Seth Rogen mentioned that not so long ago, people who had cancer were ashamed to tell anyone. Though unfortunately cancer is still a leading cause of death, the research for its cure has visibility and financial support.
It’s not easy to share something private, but I’ll gladly do it if it will tell someone that they’re not alone, or it will remind others that we’re still fighting for our loved ones.
Politics, committees and budget meetings like the one Rogen attended happen all the time, but I’m hoping that there will be some breakthroughs given this momentum.
So I ask our Congress, the President and everyone else: What are your memories worth to you?
Before we started as freshman in high school, my class was sent on a weekend trip outside of New York City. It was then that I got to know my best friend and several other people that would leave an impression on me. One of the things I remember well from the trip was laying in the grass at night and looking up at the dark sky. I had hardly known the location of the stars after spending most of my life in the brightness of the city, but our future science teacher made us look carefully and use our imaginations. Like many other times before, I strained my eyes to find some pattern in a dark sky awash with glowing dots. The stars were beautiful to me, but in contrast to the architecture of New York — the bright windows of office buildings and skyscrapers — dispersed without any pattern.
Many years later, I moved about 30 miles outside of the city to Connecticut. My neighborhood was far from a dark, wooded place, but any place is after New York City. I was able to see a lot more stars than I ever had before. My husband would point out constellations that he learned as a kid.
Did I see Orion? With three stars for the belt, legs and outstretched arms. The big and little dipper. I couldn’t see them after staring up from fields and looking out the window on long drives, using constellation plotting apps, or compasses on my phone pointing north and south.
Recently, we were walking at night together and I looked up at the apparently rare Christmas full moon. It might have washed out the stars around it, but all of a sudden I noticed a line of three stars. Orion’s Belt!
I had that wonderful feeling of learning something new. Someone else pointed out the stars to me a few weeks later, and I nodded. I know what’s up there. I can see the three stars that make the belt, the head and the arms outstretched. I know exactly where they are after staring up so many times.
New Year’s Eve holds a lot of promises. Whether you’re hoping to complete your resolutions and hoping for big changes, or just going about business as usual, January 1st marks the beginning of something. The start of a new calendar year, new bills, new paychecks, another school year, birthdays to celebrate.
We are hopeful on December 31, but there is no magic in the clock striking 12. We wake up in the morning the same as we were the day before—with our own bodies, our experiences and our thoughts. There’s no harm in seeing January 1 with fresh eyes, but we must be the agents of change in our lives.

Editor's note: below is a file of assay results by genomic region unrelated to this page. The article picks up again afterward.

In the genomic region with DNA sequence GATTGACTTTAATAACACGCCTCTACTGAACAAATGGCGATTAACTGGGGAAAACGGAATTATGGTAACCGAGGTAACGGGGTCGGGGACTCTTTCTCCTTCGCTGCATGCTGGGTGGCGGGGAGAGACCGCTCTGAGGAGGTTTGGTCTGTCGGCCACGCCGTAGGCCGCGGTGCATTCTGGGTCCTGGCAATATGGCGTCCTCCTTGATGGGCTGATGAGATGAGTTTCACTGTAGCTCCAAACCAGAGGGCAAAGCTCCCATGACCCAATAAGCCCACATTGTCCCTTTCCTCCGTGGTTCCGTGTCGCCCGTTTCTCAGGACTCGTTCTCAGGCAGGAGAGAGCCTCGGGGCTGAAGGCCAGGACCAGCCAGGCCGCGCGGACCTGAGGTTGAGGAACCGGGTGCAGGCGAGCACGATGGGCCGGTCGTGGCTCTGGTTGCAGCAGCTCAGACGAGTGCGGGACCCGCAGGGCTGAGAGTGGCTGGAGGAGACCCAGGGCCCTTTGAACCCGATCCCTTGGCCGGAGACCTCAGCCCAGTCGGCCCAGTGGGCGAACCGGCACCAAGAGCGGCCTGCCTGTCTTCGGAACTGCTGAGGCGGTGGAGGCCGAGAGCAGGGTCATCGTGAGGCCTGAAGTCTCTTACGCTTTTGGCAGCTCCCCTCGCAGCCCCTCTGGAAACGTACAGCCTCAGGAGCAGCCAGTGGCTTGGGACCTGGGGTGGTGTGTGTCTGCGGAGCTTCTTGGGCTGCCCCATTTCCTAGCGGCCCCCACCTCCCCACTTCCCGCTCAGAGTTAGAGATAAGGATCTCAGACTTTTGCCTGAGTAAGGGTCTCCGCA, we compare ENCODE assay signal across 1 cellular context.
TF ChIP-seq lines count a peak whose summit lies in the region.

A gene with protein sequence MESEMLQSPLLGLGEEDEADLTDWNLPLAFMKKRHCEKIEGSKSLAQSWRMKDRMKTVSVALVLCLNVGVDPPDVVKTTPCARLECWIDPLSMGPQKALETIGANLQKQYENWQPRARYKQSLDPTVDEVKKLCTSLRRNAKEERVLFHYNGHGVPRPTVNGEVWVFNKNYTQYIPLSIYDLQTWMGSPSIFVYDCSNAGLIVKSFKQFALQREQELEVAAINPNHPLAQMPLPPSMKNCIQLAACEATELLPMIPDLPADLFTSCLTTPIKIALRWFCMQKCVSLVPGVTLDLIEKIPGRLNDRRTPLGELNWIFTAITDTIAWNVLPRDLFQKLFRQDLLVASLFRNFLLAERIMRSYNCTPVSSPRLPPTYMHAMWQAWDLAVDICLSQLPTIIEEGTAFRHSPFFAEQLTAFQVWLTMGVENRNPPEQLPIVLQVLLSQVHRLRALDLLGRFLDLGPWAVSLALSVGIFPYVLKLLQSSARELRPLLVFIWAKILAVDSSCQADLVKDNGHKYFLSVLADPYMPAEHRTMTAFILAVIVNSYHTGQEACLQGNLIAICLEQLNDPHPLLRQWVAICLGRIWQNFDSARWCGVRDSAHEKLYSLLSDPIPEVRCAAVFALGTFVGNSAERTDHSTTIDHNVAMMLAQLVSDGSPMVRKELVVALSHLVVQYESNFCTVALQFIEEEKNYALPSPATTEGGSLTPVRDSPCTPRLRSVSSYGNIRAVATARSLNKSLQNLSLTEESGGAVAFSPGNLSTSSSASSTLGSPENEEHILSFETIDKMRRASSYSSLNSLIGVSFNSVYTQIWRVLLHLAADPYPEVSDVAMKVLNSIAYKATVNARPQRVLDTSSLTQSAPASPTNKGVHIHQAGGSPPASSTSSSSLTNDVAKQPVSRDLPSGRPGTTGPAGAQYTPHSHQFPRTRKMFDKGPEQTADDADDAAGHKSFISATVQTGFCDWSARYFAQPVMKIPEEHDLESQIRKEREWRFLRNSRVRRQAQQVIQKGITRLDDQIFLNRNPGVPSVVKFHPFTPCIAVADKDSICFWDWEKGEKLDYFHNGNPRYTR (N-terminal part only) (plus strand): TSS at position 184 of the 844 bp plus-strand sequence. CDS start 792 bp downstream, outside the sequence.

The holidays are a busy for me, between family events and eating leftover food, it’s difficult to find a time to write. But writers learn sooner or later that we can improve by simply reading more. If you’ve seen my “Tranquil Tuesday” posts in the past, you won’t be surprised that I found a poem to bring in the new year. “To the new year” by W.S. Merwin embodies that beautiful feeling of hope that reminds us what is possible, despite what happened the day or year before.
Happy New Year!
To the New Year
by W.S. Merwin
With what stillness at last
you appear in the valley
your first sunlight reaching down
to touch the tips of a few
high leaves that do not stir
as though they had not noticed
and did not know you at all
then the voice of a dove calls
from far away in itself
to the hush of the morning
so this is the sound of you
here and now whether or not
anyone hears it this is
where we have come with our age
our knowledge such as it is
and our hopes such as they are
invisible before us
untouched and still possible
What makes you, you?
People tend to compare themselves to others at different stages of their lives. Sometimes these comparisons can help us set goals and find confidence in our identity. You might have seen yourself in a parental figure or a celebrity. But have you ever felt like lion at heart or a graceful fish in the water? Has your soul felt as one with a leaf falling slowly from its tree in autumn or have you found yourself ingrained in the cobblestones of a city?
That’s the spirit of Paean to Place by Lorine Niedecker: We see ourselves in others, like family, and also in our surroundings. I read Niedecker’s work for the first time as a college freshman, and sometime during that class I copied some of my favorite lines into a notebook. Unfortunately after almost a decade after “discovering” this writer, I’ve never seen anyone share her work. You can read the entire poem here.